The other element of the job, the key vote on the three-person Board of Estimate and Apportionment, is even more important. As I mentioned in the last post, Shrewsbury has been the independent swing vote on matters on which Slay has differed with Comptroller Darlene Green, the board’s third member. Unsubstantiated rumors persist that Slay recruited Reed to oppose Shrewsbury (or at least tacitly supports his candidacy) to try to get a more reliable supporter than Shrewsbury on the E&A board. Just a few months ago, this city voted overwhelmingly to oust Sen. Jim Talent, primarily because they regarded Talent as a “rubber stamp” for President Bush. I fear that Reed, who is married to a city judge appointed by Slay, would become a rubber stamp for Slay. Shrewsbury’s thoughtful independence is good for the city.

In making an endorsement, I should first make a disclaimer or two. I live in the 16th Ward, which Shrewsbury represented for 19 years before winning the presidency, and I know him. I once ran against him (long before I became the Oracle. If I had been the Oracle then, I would have foreseen how decisively he would beat me). Also, in offering this endorsement, I realize that, quite properly, hardly anyone cares who a newspaper endorses for what, and that mere bloggers are probably regarded even lower. What matters (or should matter) to readers is whether the reasoning behind the endorsement makes sense to the reader and her/his own values and priorities. The Post Dispatch, Suburban Journals and Arch City Chronicle made competing endorsements backed by reasoning that largely made no sense. I humbly offer the reasoning in this and prior posts for your consideration.

The city would easily be best served by re-electing Jim Shrewsbury. We need his knowledge and experience. His personal integrity is impeccable, he is principled to a fault, and he really does have the best interests of the entire city at heart. Firing someone as hard-working and self-sacrificing as Shrewsbury would send the wrong message to potential leaders of tomorrow.

Coming this weekend: Predictions, plus some ward-level endorsements.


Anonymous Anonymous said...

Didn't both the (predominantly) white firefighters and police unions endorse Reed over Shrewsbury?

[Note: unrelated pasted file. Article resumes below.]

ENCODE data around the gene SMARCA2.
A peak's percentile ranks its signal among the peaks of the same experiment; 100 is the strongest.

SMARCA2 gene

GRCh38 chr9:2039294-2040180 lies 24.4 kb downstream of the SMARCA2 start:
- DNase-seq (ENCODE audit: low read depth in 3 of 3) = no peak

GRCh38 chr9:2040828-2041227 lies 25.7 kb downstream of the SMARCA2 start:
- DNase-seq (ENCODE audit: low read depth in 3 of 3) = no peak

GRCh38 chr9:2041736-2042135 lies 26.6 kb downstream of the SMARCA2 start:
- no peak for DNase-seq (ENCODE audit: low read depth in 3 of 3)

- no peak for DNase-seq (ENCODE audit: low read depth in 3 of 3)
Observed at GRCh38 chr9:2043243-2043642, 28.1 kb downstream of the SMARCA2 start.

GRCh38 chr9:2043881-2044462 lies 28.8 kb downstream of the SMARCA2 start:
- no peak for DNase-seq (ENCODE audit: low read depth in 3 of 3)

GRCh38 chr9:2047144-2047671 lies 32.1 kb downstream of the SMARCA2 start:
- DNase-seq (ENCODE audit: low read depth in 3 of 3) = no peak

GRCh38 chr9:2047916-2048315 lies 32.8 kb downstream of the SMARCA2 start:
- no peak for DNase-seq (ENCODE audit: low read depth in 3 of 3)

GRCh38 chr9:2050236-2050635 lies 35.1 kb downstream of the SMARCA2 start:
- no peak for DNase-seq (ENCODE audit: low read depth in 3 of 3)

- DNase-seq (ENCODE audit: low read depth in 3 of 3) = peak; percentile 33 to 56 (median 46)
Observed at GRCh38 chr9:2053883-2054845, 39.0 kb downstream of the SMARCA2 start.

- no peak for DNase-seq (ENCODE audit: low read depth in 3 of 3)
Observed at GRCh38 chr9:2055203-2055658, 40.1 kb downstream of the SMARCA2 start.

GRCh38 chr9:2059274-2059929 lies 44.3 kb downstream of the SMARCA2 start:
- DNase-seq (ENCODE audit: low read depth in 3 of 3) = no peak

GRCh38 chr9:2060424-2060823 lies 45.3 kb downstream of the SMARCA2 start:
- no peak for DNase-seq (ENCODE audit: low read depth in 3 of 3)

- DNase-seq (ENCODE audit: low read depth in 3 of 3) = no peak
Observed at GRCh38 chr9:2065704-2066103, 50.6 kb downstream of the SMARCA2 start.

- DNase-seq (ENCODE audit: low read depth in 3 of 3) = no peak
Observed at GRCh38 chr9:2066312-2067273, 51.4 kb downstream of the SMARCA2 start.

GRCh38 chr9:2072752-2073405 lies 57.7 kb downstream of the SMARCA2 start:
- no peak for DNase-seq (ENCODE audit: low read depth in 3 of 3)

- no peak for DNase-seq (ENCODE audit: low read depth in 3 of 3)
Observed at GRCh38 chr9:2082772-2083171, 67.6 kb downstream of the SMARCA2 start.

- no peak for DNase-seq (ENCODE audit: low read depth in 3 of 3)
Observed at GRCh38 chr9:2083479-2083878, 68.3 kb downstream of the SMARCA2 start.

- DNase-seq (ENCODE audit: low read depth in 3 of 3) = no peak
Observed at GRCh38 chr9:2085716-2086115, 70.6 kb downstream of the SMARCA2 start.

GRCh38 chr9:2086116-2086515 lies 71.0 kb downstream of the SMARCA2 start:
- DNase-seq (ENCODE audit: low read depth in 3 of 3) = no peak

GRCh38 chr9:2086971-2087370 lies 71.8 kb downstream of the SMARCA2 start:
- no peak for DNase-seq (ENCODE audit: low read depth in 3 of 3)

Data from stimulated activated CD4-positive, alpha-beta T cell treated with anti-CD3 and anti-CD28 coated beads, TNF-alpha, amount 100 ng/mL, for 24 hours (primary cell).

March 2, 2007 at 3:22 PM  
Blogger St. Louis Oracle said...

The St Louis Police Officers Assn made no endorsement in this contest. Both candidates favor civilian oversight.

The Firefighters Union (which I believe is about 50-50 racially) did endorse Reed. Most of the Reed lawn signs in predominantly white neighborhoods are on the lawns of union firefighters. However, I believe that F.I.R.E. has endorsed Shrewsbury.

March 2, 2007 at 3:35 PM  
Anonymous Anonymous said...

it was actually REED that CO-sponsored the redistricting legislation. Shrew voted for it, but says he did so to move it along and stop the bickering once he realized it was going to pass to prevent an even larger fiasco.

March 2, 2007 at 4:35 PM  
Anonymous Anonymous said...

says he did so to move it along and stop the bickering once he realized it was going to pass

Odd argument, especially in light of his BJC vote. You must have misunderstood him.

March 3, 2007 at 7:51 AM  
Anonymous Anonymous said...

What about the contention that Shrewsbury is vindictive and holds life-long grudges?

Is that just part of the game?

March 4, 2007 at 8:16 AM  
Blogger St. Louis Oracle said...

Just about everyone in politics holds grudges. Expect those aldermen who backed the loser in this race to suffer when it comes time for committee assignments.

As to Shrewsbury, I think it's noteworthy how well he gets along with many of the people who have run against him in the past. That includes State Rep Fred Kratky, Judge Jim Wahl, and myself.

March 4, 2007 at 1:26 PM  
Anonymous Anonymous said...

The Firefighters Union (which I believe is about 50-50 racially)

Not even close. Most black firefighters chose to belong to a different organization.

"I think it's noteworthy how well he gets along with many of the people who have run against him in the past"

Hardly true. Ask Virvus Jones, Darlene Green, and Lyda Krewson.

March 5, 2007 at 6:37 PM  
Blogger St. Louis Oracle said...

"Most black firefighters chose to belong to a different organization."

Ironically, that organization is F.I.R.E., endorsed Shrewsbury.

"Ask Virvus Jones, Darlene Green, and Lyda Krewson."

Darlene Green has remained neutral in this race. She has a better working relationship with Shrewsbury on the E&A board than with Slay.

Virvus Jones is probably still bitter about the prison time he served for laundering funds to the stalking horse candidate that helped him beat Shrewsbury.

Krewson is still POed about losing her contest to Shrewsbury.

March 5, 2007 at 8:08 PM  
Anonymous Anonymous said...

^Odd response.

The thread was actually about Shrewsbury's relationships with his former opponents --

it's noteworthy how well he gets along with many of the people who have run against him in the past

Neither Green and Jones will lift a finger for him. Krewson, who represents Forest Park, can't even sit on the Parks committee.

What seems noteworthy is Shrewsbury's continuing ire against people who beat him -- or gave him competitive races.

If Reed beats or comes close to Shrewsbury today, it is unlikely that they'll be hanging out all that much. Right?

March 6, 2007 at 10:01 AM